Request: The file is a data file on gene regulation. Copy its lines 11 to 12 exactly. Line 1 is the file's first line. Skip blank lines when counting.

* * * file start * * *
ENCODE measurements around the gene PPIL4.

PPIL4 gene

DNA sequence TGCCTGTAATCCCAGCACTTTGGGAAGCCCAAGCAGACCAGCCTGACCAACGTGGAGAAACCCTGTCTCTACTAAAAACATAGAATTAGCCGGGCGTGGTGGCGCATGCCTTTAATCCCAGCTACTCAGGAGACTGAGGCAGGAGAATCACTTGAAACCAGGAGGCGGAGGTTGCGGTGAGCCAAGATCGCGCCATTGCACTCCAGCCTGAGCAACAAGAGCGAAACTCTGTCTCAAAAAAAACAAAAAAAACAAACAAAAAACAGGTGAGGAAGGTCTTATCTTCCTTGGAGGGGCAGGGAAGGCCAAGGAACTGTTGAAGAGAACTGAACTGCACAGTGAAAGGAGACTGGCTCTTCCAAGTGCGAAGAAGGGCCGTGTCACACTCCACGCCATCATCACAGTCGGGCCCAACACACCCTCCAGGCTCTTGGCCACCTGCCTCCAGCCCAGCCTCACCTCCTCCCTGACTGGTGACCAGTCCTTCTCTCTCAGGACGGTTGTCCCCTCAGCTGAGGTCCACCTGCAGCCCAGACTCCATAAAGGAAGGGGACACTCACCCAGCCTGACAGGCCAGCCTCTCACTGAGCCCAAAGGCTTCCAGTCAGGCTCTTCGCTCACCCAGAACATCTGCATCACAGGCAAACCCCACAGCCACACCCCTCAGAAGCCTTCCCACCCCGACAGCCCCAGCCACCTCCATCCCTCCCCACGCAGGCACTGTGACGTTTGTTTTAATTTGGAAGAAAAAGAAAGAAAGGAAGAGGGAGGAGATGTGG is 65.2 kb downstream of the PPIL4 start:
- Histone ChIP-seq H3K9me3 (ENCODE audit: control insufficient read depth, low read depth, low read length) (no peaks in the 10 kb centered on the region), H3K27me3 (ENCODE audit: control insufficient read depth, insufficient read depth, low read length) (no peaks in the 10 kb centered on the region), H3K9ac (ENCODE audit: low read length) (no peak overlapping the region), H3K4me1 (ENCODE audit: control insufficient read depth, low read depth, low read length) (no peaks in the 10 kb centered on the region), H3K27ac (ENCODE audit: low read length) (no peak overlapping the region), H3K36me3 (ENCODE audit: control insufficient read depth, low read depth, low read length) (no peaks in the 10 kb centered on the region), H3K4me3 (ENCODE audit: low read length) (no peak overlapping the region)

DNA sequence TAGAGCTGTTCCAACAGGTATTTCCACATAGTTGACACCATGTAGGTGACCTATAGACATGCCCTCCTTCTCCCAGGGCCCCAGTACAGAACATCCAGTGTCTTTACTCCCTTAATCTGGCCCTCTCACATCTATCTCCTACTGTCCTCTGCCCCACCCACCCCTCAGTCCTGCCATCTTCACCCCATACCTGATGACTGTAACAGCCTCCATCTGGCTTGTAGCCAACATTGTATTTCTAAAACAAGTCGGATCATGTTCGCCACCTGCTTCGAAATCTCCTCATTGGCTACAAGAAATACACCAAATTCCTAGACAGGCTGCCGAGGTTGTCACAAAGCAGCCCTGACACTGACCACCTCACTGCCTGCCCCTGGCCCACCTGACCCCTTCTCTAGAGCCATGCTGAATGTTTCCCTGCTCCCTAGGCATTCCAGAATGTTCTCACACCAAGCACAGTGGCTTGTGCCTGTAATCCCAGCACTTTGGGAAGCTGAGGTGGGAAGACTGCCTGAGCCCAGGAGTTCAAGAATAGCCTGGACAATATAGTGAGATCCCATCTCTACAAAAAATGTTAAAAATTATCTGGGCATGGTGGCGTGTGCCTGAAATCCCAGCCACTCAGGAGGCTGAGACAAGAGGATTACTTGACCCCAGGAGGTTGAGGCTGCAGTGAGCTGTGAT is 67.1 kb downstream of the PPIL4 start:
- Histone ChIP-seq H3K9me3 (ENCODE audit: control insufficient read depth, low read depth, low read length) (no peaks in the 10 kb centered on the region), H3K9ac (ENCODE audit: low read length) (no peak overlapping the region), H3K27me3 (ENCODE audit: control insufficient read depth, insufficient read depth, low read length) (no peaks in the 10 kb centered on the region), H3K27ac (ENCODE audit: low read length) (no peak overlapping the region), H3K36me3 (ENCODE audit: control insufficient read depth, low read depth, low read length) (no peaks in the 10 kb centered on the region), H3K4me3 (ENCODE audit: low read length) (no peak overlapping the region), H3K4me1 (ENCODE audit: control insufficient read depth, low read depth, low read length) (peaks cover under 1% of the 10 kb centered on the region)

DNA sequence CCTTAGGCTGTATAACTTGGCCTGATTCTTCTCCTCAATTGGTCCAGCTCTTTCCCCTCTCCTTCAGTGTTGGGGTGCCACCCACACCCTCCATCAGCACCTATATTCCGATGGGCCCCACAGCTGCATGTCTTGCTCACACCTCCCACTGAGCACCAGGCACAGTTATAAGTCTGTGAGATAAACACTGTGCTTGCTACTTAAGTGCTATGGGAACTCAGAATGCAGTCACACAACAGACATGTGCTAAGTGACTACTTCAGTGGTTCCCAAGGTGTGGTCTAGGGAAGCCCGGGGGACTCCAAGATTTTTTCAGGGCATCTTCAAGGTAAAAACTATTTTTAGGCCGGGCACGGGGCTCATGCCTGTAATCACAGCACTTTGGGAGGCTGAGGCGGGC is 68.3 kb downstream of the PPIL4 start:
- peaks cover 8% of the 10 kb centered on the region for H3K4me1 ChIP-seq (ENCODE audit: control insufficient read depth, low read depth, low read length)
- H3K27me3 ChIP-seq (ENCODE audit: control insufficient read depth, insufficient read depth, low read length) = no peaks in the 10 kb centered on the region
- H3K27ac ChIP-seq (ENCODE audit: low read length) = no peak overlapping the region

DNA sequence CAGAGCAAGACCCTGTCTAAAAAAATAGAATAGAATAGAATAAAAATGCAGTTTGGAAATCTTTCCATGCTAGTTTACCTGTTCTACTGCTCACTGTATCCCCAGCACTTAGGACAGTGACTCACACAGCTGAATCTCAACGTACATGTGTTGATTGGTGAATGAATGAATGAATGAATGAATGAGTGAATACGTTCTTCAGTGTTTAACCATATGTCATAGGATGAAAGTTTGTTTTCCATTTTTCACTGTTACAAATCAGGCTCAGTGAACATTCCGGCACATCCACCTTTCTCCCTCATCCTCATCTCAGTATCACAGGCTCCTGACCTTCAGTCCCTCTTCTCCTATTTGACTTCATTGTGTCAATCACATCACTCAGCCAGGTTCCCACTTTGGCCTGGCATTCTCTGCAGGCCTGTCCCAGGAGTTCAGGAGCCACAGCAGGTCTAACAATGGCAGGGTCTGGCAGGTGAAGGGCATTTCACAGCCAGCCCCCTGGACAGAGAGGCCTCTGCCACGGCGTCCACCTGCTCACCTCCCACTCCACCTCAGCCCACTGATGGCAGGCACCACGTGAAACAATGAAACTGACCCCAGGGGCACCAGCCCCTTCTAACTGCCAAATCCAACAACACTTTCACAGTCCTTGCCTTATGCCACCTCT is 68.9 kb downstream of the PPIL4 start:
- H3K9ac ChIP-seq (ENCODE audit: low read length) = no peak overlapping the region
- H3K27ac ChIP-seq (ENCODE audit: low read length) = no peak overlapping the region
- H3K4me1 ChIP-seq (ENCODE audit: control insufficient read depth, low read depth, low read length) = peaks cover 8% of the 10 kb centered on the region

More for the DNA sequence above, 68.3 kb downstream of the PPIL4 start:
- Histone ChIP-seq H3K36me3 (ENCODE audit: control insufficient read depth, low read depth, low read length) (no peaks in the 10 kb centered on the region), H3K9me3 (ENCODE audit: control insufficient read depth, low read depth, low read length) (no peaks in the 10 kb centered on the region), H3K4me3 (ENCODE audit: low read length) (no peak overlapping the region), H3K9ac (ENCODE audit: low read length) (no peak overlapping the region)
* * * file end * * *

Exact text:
DNA sequence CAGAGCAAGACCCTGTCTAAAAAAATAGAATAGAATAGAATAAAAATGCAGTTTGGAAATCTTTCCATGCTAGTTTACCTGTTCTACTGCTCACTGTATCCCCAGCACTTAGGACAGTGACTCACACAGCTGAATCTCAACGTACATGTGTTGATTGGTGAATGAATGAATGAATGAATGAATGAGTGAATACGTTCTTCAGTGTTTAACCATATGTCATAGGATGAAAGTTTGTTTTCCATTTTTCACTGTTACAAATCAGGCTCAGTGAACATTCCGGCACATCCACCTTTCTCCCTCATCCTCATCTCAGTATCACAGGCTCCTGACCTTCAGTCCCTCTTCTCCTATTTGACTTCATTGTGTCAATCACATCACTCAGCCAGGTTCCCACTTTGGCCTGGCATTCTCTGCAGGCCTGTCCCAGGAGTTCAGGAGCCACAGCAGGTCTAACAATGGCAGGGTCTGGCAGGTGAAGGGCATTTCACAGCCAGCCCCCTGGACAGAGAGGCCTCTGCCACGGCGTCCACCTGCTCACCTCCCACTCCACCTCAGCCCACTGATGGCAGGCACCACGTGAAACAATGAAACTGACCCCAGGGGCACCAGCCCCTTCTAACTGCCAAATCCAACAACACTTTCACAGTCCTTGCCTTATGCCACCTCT is 68.9 kb downstream of the PPIL4 start:
- H3K9ac ChIP-seq (ENCODE audit: low read length) = no peak overlapping the region